Tuesday, Governor Bill Ritter signed into law House Bill 1281 which expands the Renewable Energy Standard enacted by Colorado voters in 2004. The bill doubles the standard enacted by voter-approved Amendment 37 from 10% by 2015 to 20% by 2020. HB 1281 passed both the House and Senate with broad support, with a 59-5 vote in the House and a 27-8 vote in the Senate.
"These new laws will improve our economic security, our environmental security and our national security," Governor Ritter said. "They will breathe new economic life into rural Colorado. They will create new jobs, and they will say to the rest of the world, 'Colorado is open for business in what will be one of the most important industries of the 21st century.'"
But Colorado has some tough competition: California, Texas, Nevada, Arizona, Minnesota and New Mexico all recently upped their Renewable Energy Standards as well to comparable or even higher levels. And some states that are coming later to the game are aiming big: Oregon's legislature is currently considering a 25% by 2025 standard that would put Oregon up towards the front of the pack [See previous post].
All of these states talk are competing for jobs in the growing cleantech/renewable energy field, one of the fastest growing new industries in the United States. The fierce competition to be "the Renewable Energy Capitol of the United States" is a good sign of the robust market ahead for renewable energy in the U.S.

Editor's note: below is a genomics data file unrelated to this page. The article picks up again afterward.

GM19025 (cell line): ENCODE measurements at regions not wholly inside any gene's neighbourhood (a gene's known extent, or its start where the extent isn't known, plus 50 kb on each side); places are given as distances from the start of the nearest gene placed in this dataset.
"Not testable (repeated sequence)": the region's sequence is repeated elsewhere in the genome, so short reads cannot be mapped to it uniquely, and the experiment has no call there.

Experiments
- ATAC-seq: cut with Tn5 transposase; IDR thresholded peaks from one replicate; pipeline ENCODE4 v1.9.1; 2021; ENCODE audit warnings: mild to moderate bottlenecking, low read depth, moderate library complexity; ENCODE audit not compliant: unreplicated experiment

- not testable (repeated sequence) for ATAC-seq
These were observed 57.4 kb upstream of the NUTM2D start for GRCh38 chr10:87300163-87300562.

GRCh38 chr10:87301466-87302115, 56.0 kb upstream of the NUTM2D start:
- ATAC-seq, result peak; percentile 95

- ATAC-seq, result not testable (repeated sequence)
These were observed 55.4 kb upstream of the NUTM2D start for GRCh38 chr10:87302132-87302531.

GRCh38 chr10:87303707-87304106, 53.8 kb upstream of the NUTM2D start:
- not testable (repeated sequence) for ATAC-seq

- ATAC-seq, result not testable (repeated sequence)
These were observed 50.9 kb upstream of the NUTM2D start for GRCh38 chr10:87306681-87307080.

Governor Ritter also signed into law Senate Bill 100 on Wednesday. SB 100 is a bill designed to encourage investment in the transmission necessary to bring new wind and other renewable energy to load centers in Colorado.
The Governor's office released the following fact sheets explaining HB 1281 and SB 100:
Fact Sheet for House Bill 1281 and Senate Bill 100
House Bill 1281
o Increasing Colorado’s share of the GDP by $1.9 billion through 2020.
o Increasing total wages paid to workers by $570 million.
o Increasing the workforce by 4,100 person-years of employment.
o Providing farmers, ranchers and other landowners with $50 million in lease payments for wind farms, crops and solar parks.
o Generating $400 million in property tax revenue through 2020 to fund education and other services, particularly in rural Colorado.
Senate Bill 100
[Image credit: Stateline.org]